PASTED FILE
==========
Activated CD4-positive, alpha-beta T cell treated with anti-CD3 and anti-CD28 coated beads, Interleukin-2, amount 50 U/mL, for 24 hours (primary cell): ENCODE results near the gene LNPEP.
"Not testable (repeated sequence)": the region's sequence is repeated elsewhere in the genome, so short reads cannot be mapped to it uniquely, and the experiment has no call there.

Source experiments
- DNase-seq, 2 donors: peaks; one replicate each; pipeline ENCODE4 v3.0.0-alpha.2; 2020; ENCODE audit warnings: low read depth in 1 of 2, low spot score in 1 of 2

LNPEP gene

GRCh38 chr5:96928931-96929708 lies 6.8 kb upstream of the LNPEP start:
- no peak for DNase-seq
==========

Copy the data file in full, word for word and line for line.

Activated CD4-positive, alpha-beta T cell treated with anti-CD3 and anti-CD28 coated beads, Interleukin-2, amount 50 U/mL, for 24 hours (primary cell): ENCODE results near the gene LNPEP.
"Not testable (repeated sequence)": the region's sequence is repeated elsewhere in the genome, so short reads cannot be mapped to it uniquely, and the experiment has no call there.

Source experiments
- DNase-seq, 2 donors: peaks; one replicate each; pipeline ENCODE4 v3.0.0-alpha.2; 2020; ENCODE audit warnings: low read depth in 1 of 2, low spot score in 1 of 2

LNPEP gene

GRCh38 chr5:96928931-96929708 lies 6.8 kb upstream of the LNPEP start:
- no peak for DNase-seq